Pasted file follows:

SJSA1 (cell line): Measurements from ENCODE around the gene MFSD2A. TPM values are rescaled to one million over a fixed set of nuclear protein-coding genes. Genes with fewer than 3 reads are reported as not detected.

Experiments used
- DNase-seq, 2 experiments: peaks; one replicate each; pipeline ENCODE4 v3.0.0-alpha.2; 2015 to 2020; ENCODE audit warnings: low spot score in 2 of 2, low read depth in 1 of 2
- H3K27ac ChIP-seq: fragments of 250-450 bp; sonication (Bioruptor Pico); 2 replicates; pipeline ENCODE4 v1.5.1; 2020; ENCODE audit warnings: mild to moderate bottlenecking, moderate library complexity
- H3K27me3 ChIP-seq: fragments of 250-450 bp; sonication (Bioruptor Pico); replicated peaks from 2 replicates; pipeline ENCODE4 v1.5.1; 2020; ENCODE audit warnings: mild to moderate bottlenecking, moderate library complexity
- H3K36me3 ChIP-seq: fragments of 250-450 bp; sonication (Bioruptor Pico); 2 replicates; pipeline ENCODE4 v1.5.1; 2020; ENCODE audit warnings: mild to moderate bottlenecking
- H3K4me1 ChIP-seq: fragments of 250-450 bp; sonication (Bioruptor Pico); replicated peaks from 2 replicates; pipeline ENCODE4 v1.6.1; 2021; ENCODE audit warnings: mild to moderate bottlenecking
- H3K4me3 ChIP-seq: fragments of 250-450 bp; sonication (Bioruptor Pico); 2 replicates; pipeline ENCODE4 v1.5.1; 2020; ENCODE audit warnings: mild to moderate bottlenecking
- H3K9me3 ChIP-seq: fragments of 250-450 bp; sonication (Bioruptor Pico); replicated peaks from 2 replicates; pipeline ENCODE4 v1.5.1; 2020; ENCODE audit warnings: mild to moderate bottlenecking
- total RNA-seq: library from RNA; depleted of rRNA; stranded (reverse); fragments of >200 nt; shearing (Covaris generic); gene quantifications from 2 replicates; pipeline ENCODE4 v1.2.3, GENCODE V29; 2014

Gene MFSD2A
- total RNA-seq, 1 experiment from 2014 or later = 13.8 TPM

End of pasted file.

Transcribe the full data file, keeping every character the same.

SJSA1 (cell line): Measurements from ENCODE around the gene MFSD2A. TPM values are rescaled to one million over a fixed set of nuclear protein-coding genes. Genes with fewer than 3 reads are reported as not detected.

Experiments used
- DNase-seq, 2 experiments: peaks; one replicate each; pipeline ENCODE4 v3.0.0-alpha.2; 2015 to 2020; ENCODE audit warnings: low spot score in 2 of 2, low read depth in 1 of 2
- H3K27ac ChIP-seq: fragments of 250-450 bp; sonication (Bioruptor Pico); 2 replicates; pipeline ENCODE4 v1.5.1; 2020; ENCODE audit warnings: mild to moderate bottlenecking, moderate library complexity
- H3K27me3 ChIP-seq: fragments of 250-450 bp; sonication (Bioruptor Pico); replicated peaks from 2 replicates; pipeline ENCODE4 v1.5.1; 2020; ENCODE audit warnings: mild to moderate bottlenecking, moderate library complexity
- H3K36me3 ChIP-seq: fragments of 250-450 bp; sonication (Bioruptor Pico); 2 replicates; pipeline ENCODE4 v1.5.1; 2020; ENCODE audit warnings: mild to moderate bottlenecking
- H3K4me1 ChIP-seq: fragments of 250-450 bp; sonication (Bioruptor Pico); replicated peaks from 2 replicates; pipeline ENCODE4 v1.6.1; 2021; ENCODE audit warnings: mild to moderate bottlenecking
- H3K4me3 ChIP-seq: fragments of 250-450 bp; sonication (Bioruptor Pico); 2 replicates; pipeline ENCODE4 v1.5.1; 2020; ENCODE audit warnings: mild to moderate bottlenecking
- H3K9me3 ChIP-seq: fragments of 250-450 bp; sonication (Bioruptor Pico); replicated peaks from 2 replicates; pipeline ENCODE4 v1.5.1; 2020; ENCODE audit warnings: mild to moderate bottlenecking
- total RNA-seq: library from RNA; depleted of rRNA; stranded (reverse); fragments of >200 nt; shearing (Covaris generic); gene quantifications from 2 replicates; pipeline ENCODE4 v1.2.3, GENCODE V29; 2014

Gene MFSD2A
- total RNA-seq, 1 experiment from 2014 or later = 13.8 TPM